In the middle of Lough Key in Ireland, an island castle stands abandoned and in ruins; the mystic surrounding is nearly as fascinating as its history.
Imagine the perfect setting for a fairy tale: on a shimmering, deep blue lake, a lonely island stands the test of time; in it, rising above the fog, are the ruins of a once majestic castle, turrets, and towers slowly being overtaken by ivy, walls crumbling, but still magical. This is a picture visitors can see in real life, south of Boyle in the Republic of Ireland. This place is Castle Island, one of the dozen of small islands that dot the vast scenic forests of Lough Key, where McDermott’s Castle stands the test of time. Destroyed, reconstructed, and abandoned many times over, this fairy tale castle has a suiting exciting background; witness to nearly a thousand years of Irish history, McDermotts’s Castle Island has been home to several generations of rulers and dynasties, the stage of battles, celebrations, conquests, and doomed love stories.
The History Behind McDermott’s Castle
The turrets and crumbling castle walls that are seen today, overtaken by nature and ivy, have an earlier past than this castle’s imposing look might indicate: in the 19th century, Welsh architect John Nash (who projected Buckingham Palace) acquired Castle Island then abandoned for over three centuries, and built himself a folly castle. However, the history of the island is much older, dating back to the early Middle Ages, when Gaelic kings ruled over Ireland and when Castle Island was home and stronghold of kings.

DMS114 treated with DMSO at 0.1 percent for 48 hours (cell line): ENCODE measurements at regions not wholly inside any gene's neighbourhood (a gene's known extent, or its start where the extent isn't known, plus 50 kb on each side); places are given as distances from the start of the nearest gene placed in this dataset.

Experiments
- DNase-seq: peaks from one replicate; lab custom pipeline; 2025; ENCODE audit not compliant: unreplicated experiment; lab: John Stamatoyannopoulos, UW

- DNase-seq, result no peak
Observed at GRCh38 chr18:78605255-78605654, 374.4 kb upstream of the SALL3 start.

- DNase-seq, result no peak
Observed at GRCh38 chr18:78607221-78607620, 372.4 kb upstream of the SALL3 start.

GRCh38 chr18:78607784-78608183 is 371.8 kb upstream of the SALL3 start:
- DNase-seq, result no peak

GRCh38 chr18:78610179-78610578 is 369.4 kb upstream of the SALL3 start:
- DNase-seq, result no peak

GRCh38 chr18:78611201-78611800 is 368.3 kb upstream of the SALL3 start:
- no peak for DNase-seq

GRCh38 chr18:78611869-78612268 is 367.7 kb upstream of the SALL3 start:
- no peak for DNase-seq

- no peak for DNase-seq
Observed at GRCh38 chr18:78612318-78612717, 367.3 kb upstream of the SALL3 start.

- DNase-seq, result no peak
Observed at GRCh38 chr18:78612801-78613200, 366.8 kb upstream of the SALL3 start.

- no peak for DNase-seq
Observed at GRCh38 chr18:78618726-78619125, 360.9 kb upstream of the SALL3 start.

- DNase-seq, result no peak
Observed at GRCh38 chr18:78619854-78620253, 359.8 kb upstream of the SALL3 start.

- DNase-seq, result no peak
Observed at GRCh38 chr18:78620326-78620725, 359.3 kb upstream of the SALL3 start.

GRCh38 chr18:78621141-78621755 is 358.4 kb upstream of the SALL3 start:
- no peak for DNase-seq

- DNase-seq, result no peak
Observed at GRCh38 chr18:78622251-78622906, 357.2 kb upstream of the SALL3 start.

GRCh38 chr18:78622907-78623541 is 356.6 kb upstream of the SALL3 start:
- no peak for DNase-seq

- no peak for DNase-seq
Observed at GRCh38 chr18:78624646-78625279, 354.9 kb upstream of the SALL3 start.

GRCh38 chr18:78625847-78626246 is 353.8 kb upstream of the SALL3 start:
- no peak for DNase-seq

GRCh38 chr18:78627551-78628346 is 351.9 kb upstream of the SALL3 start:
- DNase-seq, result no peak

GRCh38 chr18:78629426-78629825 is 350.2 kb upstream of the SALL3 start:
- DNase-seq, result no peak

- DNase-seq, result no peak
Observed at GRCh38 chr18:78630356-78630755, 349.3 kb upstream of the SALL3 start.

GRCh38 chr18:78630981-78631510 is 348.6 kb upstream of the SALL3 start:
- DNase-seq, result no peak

The Medieval Kingdom Of Moylurg
In the medieval age, Gaelic Ireland was divided into many kingdoms, sometimes brought together by one High King. One of these kingdoms, in the region of modern County Roscommon, was the Moylurg (Magh Luirg) Kingdom, which for five centuries was ruled by the McDermott (Mac Diarmata) Clan.
According to the Annals of Loch Cè, one of the most important documents of medieval Ireland, Castle Island, then known as “the Rock,” was the seat of the McDermotts at the heart of Lough Key (Loch Cé in Irish). The Annals covered the events of Connacht and Moylurg from 1014 to 1590, chronicling McDermott’s castle history through the centuries.